Hocus-Pocus Won't Justify Your Bigotry

"You don't think like me anymore, you don't act like how I think you should; therefore, no matter what part you had in my life (even if pleasant), you are no longer needed or wanted. You can't sit with us."

This is a quote from a friend of mine. This is what he felt a close friend communicated to him when they excluded him from an important aspect of their life, for no other reason than his sexuality. Both my friend and the one who excluded him are Christians.

My friend also said, "For whatever reason it hurts. Kind of like a small excommunication." My friend has been out and in a healthy, loving, monogamous relationship for several years now, and has managed to find a church where his spiritual well-being is fostered and supported in the context of his undisputed sexuality. Even in a place of confidence and strength, after doing the hard work of establishing boundaries and reconstructing a healthy spiritual life, something can come up on Facebook that cuts us down at the knees. "Just when I think that I am well adjusted and confident in being gay, things creep back up on me."

The truth is it's not a "small excommunication." It's deliberate, and it's bigoted. Somehow this superstitious idea has come up in many of the circles I have been a part of that one person's sinful behavior has negative, supernatural, hocus-pocus ramifications for others, often based on things as arbitrary as "being under the same roof as each other," and most commonly manifested by spooky dreams. I don't see any kind of substantial theological framework for that, nor do I see how that is a productive means of working toward change and understanding in each other's lives. The truth of the matter is, all of us idiots are sinful little shits, and we should be readily inviting each other to celebrate the goodness of God in each other's lives despite the sin that pervades it. Odds are, I think you're being sinful in an area with which you feel completely comfortable. This can go both ways.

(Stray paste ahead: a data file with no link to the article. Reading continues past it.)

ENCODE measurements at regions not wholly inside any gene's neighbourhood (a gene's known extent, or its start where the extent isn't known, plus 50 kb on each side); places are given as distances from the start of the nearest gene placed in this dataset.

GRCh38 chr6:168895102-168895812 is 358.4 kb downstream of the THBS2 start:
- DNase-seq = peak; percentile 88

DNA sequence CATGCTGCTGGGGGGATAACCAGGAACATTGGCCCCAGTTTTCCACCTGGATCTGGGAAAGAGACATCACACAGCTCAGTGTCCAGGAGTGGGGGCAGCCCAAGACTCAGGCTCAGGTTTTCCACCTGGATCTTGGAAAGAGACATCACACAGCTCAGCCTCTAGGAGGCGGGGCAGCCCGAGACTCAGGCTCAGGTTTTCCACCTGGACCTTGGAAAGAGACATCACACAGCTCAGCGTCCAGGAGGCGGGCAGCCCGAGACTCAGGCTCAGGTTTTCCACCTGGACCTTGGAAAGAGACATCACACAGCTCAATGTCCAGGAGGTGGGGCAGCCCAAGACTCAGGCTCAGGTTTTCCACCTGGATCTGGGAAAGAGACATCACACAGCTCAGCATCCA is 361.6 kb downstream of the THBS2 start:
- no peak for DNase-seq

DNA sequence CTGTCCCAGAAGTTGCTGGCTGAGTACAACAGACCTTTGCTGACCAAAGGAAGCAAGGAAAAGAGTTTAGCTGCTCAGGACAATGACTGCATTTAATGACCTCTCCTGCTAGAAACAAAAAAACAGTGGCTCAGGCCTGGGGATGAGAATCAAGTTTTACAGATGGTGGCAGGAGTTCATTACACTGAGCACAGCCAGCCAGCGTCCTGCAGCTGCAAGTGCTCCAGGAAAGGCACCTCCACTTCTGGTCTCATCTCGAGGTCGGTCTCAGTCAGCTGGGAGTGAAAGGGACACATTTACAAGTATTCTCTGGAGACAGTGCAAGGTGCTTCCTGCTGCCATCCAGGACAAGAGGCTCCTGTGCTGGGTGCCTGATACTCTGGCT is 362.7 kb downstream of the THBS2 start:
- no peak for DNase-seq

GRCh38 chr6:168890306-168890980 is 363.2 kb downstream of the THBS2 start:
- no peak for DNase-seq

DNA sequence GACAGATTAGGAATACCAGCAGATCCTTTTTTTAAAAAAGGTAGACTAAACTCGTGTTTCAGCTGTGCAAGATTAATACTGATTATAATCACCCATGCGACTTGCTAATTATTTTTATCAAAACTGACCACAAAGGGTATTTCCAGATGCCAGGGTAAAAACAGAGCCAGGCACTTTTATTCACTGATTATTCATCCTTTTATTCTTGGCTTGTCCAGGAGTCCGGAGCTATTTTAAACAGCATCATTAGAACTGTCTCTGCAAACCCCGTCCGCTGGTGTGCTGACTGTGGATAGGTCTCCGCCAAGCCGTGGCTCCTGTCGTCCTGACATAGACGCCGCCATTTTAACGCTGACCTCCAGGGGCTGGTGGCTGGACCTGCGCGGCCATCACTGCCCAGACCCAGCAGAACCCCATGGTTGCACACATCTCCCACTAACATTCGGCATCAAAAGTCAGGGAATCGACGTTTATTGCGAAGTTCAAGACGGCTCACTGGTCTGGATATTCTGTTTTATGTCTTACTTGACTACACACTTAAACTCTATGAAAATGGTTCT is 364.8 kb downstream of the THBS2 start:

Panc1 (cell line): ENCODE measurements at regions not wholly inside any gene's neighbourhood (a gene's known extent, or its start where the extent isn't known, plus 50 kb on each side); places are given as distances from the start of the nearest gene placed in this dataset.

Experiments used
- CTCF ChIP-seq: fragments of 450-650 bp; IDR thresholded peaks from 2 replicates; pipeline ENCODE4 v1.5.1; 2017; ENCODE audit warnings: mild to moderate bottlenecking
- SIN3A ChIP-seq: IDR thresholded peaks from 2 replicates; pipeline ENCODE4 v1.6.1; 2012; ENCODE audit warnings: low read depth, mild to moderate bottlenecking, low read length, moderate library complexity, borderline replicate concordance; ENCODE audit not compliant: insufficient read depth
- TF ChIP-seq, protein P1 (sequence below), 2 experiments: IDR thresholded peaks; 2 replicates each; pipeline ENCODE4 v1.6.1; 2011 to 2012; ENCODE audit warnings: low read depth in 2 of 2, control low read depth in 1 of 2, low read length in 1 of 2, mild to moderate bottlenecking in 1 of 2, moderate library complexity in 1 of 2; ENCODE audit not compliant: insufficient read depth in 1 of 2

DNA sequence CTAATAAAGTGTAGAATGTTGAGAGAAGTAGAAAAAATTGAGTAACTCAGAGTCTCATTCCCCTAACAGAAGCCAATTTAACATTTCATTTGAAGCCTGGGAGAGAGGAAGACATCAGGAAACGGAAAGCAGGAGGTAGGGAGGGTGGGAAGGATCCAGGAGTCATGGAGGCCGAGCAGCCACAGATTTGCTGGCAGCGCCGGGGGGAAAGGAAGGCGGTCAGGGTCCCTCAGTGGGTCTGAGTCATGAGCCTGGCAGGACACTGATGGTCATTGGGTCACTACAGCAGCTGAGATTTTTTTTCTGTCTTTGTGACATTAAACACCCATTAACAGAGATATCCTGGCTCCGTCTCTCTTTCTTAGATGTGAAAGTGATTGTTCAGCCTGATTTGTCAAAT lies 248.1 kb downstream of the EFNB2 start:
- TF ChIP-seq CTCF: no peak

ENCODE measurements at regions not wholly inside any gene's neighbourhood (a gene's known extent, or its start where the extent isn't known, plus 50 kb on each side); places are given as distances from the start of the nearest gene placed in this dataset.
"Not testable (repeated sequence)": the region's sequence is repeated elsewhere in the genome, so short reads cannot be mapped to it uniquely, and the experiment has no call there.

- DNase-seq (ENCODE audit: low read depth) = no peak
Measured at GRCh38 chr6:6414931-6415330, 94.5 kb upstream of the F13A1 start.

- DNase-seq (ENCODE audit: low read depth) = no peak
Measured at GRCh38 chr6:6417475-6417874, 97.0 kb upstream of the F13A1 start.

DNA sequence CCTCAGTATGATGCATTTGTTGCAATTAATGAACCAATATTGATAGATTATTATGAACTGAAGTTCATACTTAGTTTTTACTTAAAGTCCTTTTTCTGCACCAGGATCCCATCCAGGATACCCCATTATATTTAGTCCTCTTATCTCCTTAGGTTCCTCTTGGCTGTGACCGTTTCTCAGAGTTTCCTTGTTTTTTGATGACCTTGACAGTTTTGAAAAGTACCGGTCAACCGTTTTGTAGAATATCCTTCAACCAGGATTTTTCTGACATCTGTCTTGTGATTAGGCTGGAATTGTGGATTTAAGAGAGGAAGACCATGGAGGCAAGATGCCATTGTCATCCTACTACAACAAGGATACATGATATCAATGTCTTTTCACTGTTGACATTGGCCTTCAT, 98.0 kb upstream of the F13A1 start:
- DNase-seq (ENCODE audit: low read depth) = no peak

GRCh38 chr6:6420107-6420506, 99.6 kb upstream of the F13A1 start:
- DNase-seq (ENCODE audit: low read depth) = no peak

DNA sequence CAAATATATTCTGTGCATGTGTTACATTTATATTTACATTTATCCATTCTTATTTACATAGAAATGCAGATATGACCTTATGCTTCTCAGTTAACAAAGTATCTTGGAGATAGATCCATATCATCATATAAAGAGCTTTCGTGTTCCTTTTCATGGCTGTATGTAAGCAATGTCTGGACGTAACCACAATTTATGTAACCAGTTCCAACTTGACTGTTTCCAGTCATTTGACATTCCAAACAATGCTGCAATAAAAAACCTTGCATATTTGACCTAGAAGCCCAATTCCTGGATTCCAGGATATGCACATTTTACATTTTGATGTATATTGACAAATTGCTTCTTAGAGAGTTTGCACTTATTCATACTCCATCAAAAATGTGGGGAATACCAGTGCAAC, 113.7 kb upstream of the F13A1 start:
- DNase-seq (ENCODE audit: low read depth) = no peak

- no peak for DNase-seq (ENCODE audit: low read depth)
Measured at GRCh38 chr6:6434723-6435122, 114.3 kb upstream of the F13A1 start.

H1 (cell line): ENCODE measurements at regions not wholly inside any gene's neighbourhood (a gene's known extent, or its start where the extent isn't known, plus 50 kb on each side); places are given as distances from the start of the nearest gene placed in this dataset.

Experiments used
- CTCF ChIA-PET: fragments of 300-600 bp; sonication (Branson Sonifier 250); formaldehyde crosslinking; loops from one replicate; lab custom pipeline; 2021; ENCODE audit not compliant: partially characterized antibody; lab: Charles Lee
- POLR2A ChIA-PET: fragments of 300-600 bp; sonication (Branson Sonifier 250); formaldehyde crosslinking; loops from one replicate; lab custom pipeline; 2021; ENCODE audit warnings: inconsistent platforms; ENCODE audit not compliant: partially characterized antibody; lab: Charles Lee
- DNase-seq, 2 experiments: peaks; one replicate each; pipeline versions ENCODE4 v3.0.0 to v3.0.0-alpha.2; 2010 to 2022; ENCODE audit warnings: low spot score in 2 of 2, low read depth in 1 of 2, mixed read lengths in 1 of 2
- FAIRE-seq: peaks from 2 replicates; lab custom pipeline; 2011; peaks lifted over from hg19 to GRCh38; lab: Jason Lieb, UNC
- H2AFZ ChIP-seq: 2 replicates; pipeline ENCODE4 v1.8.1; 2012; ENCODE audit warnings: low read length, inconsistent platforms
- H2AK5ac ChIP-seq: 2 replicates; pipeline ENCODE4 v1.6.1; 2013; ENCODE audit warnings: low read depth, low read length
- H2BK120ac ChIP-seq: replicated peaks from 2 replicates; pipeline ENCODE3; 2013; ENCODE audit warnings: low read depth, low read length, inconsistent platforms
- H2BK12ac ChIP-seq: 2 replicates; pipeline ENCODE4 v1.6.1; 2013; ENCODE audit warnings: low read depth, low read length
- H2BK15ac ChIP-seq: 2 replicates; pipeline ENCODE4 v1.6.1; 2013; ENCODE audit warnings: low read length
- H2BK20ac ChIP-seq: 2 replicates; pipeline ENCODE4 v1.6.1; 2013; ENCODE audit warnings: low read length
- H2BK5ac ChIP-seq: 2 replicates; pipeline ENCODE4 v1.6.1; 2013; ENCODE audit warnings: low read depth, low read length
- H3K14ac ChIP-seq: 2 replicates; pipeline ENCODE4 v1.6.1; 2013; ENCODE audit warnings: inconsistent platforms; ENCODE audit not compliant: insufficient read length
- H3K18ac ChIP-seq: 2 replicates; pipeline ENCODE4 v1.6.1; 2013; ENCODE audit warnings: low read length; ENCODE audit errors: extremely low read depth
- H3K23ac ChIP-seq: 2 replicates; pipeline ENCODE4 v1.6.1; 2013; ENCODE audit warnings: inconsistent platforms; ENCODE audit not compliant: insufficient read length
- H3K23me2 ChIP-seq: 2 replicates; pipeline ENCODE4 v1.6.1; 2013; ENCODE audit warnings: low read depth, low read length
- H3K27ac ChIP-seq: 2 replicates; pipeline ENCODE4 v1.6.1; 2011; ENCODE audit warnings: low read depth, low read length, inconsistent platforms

And after all, "...who can know the mind of God? or who has been his counselor?" "...For who knows a person’s thoughts except the spirit of that person, which is in him? So also no one comprehends the thoughts of God except the Spirit of God."

Instead of all this woogedy-woogedy fear-mongering nonsense, I think we should all take steps toward recognizing our own inability to comprehend the lives of others, and then act with humility and repentance. My friend's final thoughts were this: "When you give to and love others, and are taught to put others first, and then they don't return that courtesy: it is these kinds of little deaths I find myself dying over and over. I just have to let go, and look for the love that is in my life and resolve to still love and be open to those who may have turned away from me."

The idea that one person's sexuality makes them unfit or unsafe to be a part of another's life is absurd, and endlessly hurtful. Unique, different, unfamiliar sexuality does not equal sinfulness, debauchery, perversion. Please stop making decisions about your housemates, your weddings, your families, your church memberships, etc. based on the sexuality of an individual.

There's a word for that: discrimination.